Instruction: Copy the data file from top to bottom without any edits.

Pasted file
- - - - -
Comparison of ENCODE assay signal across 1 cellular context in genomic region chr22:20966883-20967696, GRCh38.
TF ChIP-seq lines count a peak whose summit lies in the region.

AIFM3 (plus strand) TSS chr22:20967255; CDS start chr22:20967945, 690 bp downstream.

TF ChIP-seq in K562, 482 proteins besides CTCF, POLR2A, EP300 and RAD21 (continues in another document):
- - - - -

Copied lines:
Comparison of ENCODE assay signal across 1 cellular context in genomic region chr22:20966883-20967696, GRCh38.
TF ChIP-seq lines count a peak whose summit lies in the region.

AIFM3 (plus strand) TSS chr22:20967255; CDS start chr22:20967945, 690 bp downstream.

TF ChIP-seq in K562, 482 proteins besides CTCF, POLR2A, EP300 and RAD21 (continues in another document):